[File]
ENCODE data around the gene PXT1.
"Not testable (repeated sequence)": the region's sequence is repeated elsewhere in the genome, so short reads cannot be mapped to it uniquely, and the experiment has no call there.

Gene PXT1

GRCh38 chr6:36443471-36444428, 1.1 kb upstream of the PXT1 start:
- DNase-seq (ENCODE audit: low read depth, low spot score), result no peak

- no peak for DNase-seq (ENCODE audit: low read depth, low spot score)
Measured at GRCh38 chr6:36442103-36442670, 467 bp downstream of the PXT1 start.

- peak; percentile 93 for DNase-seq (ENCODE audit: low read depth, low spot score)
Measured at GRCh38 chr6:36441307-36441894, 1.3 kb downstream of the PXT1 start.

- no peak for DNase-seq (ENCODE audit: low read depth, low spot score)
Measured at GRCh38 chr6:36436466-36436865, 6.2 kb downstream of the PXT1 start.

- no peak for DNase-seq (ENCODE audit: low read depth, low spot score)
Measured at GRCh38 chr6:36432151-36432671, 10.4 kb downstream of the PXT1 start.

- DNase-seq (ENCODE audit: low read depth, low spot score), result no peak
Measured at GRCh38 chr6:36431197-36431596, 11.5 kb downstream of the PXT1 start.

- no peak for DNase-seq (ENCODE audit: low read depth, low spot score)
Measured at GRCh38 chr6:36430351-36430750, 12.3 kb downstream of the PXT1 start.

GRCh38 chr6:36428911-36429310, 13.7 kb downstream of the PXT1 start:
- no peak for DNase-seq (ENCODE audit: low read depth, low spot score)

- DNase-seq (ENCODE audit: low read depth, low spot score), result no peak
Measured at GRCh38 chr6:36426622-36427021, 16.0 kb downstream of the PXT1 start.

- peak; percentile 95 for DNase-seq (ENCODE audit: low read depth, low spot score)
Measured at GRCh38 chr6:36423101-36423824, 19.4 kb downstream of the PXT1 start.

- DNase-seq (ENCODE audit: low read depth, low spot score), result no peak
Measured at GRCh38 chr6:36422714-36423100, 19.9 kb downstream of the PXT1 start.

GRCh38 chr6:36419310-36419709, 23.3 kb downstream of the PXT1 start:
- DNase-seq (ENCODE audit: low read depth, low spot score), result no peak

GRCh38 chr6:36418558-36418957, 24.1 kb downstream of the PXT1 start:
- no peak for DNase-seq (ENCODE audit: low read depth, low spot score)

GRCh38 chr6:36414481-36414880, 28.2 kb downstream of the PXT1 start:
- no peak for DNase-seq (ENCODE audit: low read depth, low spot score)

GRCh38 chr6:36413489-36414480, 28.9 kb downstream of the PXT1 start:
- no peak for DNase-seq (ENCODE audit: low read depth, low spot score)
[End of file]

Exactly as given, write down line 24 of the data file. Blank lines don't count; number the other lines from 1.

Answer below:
- DNase-seq (ENCODE audit: low read depth, low spot score), result no peak